Decisions, decisions, decisions. It’s overload, really.
Think about this:
Go into Target, walk down the aisle with the pacifiers (or nuks or binkies or whatever you want to call them) and look at the selection. An entire half of a row dedicated to a variety of plastic and latex free and colorful soothers. Orthodontic, 0-6 months, those with cases, those with colors, and more. All a mother needs, especially if she’s got a crying child and has misplaced that last pacifier, is a pacifier. Now, the decisions regarding a little piece of plastic are slightly overwhelming.
Thirty minutes later and purchased was a $4.25 cent pack of two pacifiers. Way too many decisions – at least it was several years ago when I was the one standing there trying to decide what to buy. I’m sure I could search and find information on choosing the perfect pacifier, on the time to introduce it or lose it, and of course, why one shouldn’t use it, or ways to break the pacifier habit, or well, anything. We live in a world of excess information and excess stuff.
Now, now it’s become information overload.
So much stuff, so many decisions, and it can overload us. Which bread, essential oil, cereal, classes, ways to clean our homes, ways to dress our kids, when to introduce phonics, coffee to buy, creamer to purchase, curriculum to use, schools to go to, cars to drive, phone to buy, parenting philosophy, when to do this or that, how to organize all the stuff, what to keep, where to go on vacation, pens to buy, books to read…. It’s overload.
I love having choices, really, but sometimes I think it would be simpler if there was just a couple choices. Pacifier A versus Pacifier B. Do we really need that much space in Target dedicated to those? Maybe. But, here’s the real issue, because this really isn’t a dissertation on pacifier decisions — all of that stuff takes time, makes us wonder what’s right, and honestly could make us question if we’re parenting right as we rush to go get the next new thing that has all the bells and whistles.
The stuff doesn’t matter. I mean, yes, going back to the pacifier analogy, there could be a better pacifier, but really, it doesn’t ultimately matter.
This overload thing? It’s hard to escape when we live in a culture of excess. What to do for dinner? What to wear? These shoes or those? Which extra-curricular activity should we do? A board game? How about pick through 48 on the shelf. What kind of beef to buy? Grass fed, organic, or what’s on sale? What about the slime? Need a card? Well, work through the 483 humorous birthday options and perhaps you’ll find one that’s perfect. Baby rattle? We’ve got a wall full. Sheets, cribs, or blankets? You could get one to convert or do you want to transition to the toddler bed at this day? Coffee? Medium, dark, or light roast? Do you want it extra hot, with what milk? Whipped cream? Want to buy popsicles? Or should you be making them? What about the corn syrup? Snacks for the kids? Did you get the organic? On sale? And please tell me you used a coupon, right? Paper or plastic? Which are the best shoes for new walkers? And on and on and on.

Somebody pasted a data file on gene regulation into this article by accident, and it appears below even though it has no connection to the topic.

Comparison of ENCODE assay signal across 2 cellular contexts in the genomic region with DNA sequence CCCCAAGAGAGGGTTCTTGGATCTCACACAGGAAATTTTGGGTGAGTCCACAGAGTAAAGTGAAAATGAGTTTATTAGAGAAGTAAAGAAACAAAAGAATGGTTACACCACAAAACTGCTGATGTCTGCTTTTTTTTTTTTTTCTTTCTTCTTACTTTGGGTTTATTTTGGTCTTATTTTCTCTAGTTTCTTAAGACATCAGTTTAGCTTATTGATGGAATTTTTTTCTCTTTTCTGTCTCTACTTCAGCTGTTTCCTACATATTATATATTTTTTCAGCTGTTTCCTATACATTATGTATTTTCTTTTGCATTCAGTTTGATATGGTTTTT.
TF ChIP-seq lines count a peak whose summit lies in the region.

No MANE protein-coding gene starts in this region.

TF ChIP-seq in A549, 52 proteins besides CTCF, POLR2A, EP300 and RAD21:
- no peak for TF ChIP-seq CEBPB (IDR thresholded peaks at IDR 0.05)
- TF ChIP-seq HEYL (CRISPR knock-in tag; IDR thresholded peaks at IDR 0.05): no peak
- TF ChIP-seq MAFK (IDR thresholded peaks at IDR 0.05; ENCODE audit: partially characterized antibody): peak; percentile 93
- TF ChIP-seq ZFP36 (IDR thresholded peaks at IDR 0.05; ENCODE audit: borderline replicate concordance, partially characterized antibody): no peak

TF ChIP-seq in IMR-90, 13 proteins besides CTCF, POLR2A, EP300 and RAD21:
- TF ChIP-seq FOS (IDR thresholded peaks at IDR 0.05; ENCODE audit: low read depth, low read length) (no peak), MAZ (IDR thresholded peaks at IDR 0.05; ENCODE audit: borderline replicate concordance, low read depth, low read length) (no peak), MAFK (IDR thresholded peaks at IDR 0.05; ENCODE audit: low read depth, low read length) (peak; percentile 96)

All day long the excess is presented to us in a long string of choices.
Decisions. They overload quickly.
Here are my words to you.
Just breathe. You are doing motherhood fine. One thousand years ago women raised children without Targets on the corner. They didn’t have to choose pacifiers, blankets, cribs sets, the perfect clothes, and how in the world they decorated the nursery. They, well, to put it bluntly, had to work to survive. They had to put food on the table, keep their babies healthy, and didn’t have that overloaded choice syndrome that we have now. Sometimes it can be easy to lose perspective that those choices are gifts, because they are, they represent space and freedom – don’t forget that.
But, remember this, those mothers were able to raise those children just fine without all the extra stuff that we have. The extra stuff, the 287 pacifiers (or whatever it is hanging in Target) is just a choice. Make it, move on, change it if needed, but don’t let advertising or pressure from culture make you think there is only one right choice and you need to unlock the secret of motherhood to figure it out. Somehow the pressure of raising perfect, successful, funny, empathetic and brilliant children has made the beauty of simply raising a child complicated. We want the best, but most of the overloaded choices that we’re presented with won’t really shape our children’s future. They’re simply choices, paper or plastic type decisions, and each one of us might have a different one that works for our family.
Love your children. Be there. Listen to them. Work. Give of your time. Teach them your values. Teach character. Let the overloaded decision extras go from the definition of successful motherhood.
The secret? It’s being the mom. Doing the little things. Making the dinner. Hugging and kissing the owie. Smiling when the tears are right there. Admitting you’re having a bad day. Pulling up your bootstraps and plowing through the day. Calling a friend on those days when you feel overwhelmed. Singing silly songs. Blowing bubbles in the yard. Working long hours to put food on the table. Taking care of them. Helping with homework. Rocking them to sleep. Folding laundry at midnight. Praying over them at night. And again – really, just simply loving them.
Breathe, breathe, breathe.
You’re doing it, this motherhood thing, just fine.
And as far as those pacifiers? I never did find a fave years ago when I bought them.